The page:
Last night marked the first time that voters themselves could weigh in on the GOP’s war on voting. The results were mixed, as Maine voted to reinstate Election Day voter registration while Mississippi voted to mandate government-issued IDs in order to cast a ballot.
First, Maine. By an overwhelming twenty point margin, Mainers overruled the GOP governor and legislature and voted to restore Election Day registration, which had been on the books since 1973 before Republicans scrapped it this year. The Protect Maine Votes coalition gathered 70,000 signatures in less than a month, according to the Bangor Daily News, in order to place the issue on the ballot. Sixty-thousand Mainers registered on Election Day in 2008, and the convenience of same day registration helped explain why Maine consistently had one of the highest voter turnouts in the nation.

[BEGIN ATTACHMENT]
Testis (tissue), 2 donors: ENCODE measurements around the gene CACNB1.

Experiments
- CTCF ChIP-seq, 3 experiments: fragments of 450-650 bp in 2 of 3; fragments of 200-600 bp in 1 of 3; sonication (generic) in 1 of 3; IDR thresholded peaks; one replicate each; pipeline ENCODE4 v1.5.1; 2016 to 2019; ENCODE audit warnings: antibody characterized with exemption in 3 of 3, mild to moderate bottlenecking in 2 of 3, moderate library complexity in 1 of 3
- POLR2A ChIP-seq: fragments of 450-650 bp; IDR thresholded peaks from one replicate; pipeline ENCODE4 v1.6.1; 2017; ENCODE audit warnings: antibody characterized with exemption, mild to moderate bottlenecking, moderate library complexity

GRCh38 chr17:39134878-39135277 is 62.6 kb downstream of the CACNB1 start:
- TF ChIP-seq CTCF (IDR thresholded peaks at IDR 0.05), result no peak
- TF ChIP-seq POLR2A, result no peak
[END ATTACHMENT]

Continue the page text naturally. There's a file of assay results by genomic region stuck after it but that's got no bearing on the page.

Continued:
As they always do, Republicans pointed to voter fraud as the reason for restricting access to the ballot. But a two-month investigation by Maine Secretary of State Charlie Summers following the 2010 election didn’t find a single instance of voter fraud. When that argument didn’t stick, opponents of same day registration bizarrely argued that voters should oppose reinstating the reform because gay rights groups supported it. That argument backfired as well, turning what was expected to be a close vote into a blowout. “The Republicans once again overplayed their hand,” Maine Rep. Chellie Pingree, the former president of Common Cause, told Rachel Maddow last night.